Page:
Finding and preparing foods that children will eat is a challenge most parents can relate to. Typically, parents complain that their preschoolers will eat only certain items, for example, pasta, milk, and cookies, refusing everything else even if it means going hungry. How do you make your child eat a more varied diet?
Here are a few facts about child behaviour; understanding them could go a long way toward helping you overcome your frustrations and devise appropriate strategies to help your child eat a more balanced diet.
Children don’t yield to pressure
You have heard the saying, “You can lead a horse to water but you can’t make him drink.” The same applies to children. Your job is to serve a variety of healthy foods to your child, not make him/her eat. If you try to force you’ll lose. Children are very creative when it comes to refusing food items they detest; they might even pretend to choke or throw up.
Offering rewards to children is counterproductive in the long run
Offering your child dessert in exchange for eating vegetables can have two undesirable consequences: First, he does something he dislikes, and he might carry this negative experience right into adulthood. Second, he comes to view dessert as something to be highly prized. So, as your child grows up he is more likely to continue to show a dislike for vegetables and a preference for desserts than he might be likely to show had you not offered the bargain.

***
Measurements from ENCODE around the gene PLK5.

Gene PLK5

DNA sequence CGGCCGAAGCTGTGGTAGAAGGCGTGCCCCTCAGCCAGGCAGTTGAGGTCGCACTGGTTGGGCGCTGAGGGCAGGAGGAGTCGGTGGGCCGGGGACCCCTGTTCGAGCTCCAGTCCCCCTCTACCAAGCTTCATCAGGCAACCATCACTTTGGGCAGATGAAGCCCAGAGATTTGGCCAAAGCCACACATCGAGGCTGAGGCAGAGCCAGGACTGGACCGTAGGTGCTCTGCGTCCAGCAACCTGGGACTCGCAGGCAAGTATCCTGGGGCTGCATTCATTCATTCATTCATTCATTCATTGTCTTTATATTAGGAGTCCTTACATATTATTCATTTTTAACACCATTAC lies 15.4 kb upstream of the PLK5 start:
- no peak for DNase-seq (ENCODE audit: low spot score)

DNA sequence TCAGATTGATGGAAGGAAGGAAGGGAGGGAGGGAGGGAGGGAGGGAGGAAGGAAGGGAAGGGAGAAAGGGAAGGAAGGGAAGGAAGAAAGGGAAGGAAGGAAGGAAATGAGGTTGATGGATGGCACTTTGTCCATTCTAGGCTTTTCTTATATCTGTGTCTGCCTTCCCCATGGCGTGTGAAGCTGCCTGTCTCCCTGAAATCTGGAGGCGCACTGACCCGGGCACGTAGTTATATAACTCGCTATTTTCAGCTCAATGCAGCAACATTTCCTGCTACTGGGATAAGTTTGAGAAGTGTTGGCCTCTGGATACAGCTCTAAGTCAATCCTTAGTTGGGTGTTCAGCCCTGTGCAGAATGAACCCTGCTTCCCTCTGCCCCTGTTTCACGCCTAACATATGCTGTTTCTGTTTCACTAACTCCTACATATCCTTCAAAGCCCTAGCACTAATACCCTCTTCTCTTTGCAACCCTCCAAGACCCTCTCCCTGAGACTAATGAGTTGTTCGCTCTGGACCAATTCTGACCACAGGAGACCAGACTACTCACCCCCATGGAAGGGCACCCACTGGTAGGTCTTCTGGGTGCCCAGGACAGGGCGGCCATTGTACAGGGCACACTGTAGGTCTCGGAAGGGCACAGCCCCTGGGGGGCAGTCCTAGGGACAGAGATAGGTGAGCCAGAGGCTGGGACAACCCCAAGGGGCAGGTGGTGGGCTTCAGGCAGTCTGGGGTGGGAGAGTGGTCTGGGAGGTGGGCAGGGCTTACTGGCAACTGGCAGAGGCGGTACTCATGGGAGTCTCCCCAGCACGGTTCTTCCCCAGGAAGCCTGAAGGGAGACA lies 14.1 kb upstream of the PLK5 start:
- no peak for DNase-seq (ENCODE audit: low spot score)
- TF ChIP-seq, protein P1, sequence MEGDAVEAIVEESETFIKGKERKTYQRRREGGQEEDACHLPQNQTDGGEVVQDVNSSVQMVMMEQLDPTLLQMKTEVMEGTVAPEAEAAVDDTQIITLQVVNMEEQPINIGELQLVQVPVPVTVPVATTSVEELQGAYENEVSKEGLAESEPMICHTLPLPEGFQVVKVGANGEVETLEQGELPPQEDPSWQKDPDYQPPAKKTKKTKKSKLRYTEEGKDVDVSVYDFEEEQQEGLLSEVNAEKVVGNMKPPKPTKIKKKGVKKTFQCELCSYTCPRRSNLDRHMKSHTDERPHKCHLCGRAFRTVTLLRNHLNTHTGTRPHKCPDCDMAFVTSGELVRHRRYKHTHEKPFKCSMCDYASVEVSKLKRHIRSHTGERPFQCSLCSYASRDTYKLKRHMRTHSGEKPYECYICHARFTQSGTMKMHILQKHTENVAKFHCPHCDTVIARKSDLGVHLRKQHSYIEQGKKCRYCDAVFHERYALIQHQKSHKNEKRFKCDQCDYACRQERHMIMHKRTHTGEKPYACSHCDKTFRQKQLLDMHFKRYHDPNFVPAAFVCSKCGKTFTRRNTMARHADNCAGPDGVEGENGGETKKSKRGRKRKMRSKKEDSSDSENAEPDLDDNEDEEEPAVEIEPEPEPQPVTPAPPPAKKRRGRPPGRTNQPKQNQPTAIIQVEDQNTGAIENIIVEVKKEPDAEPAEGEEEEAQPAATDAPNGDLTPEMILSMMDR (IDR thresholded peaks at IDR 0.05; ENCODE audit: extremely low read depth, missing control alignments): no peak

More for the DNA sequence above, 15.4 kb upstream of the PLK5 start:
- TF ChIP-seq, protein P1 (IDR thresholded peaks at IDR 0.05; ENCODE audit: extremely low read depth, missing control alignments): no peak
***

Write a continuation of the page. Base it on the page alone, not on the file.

Children view their parents as role models
Children’s food preferences are strongly influenced by those of their parents. Your child is highly likely to grow up with preferences for food similar to yours. If you want your child to eat vegetables, show her that you enjoy vegetables. If you are frequently on fad diets, your child is also likely to try them in adulthood. The cause of an eating disorder is often a parent who is perennially on a diet.
Children too have taste buds
Don’t expect your child to adore steamed vegetables; even many adults find them unappealing. Don’t hesitate to dress them up with a little bit of butter or sauce. Most children prefer fruits to veggies; let them have unrestricted access to fruits.
If children are involved in preparing food they are more likely to eat it
For safety reasons, many parents make the kitchen a no-go zone for their children, but research shows that when children are involved in the preparation of food they are more likely to try it. You can let children participate in food preparation without endangering them when you are doing light cooking or preparing a salad or sandwich.
If the food that a child likes is restricted to her, she is likely to want it even more
If your child likes cookies and you restrict the number of cookies she can have, she is likely to binge-eat it at the first opportunity she has. So, either let your child have unrestricted access to cookies or don’t bring cookies into the house in the first place.
Children are slow to accept new foods
Young children are generally apprehensive of trying anything unfamiliar. So, be patient. It may take many attempts over several months before a child accepts food. Continue serving a variety of healthy foods in small amounts even if your child refuses to try. A day would come when your child will surprise you.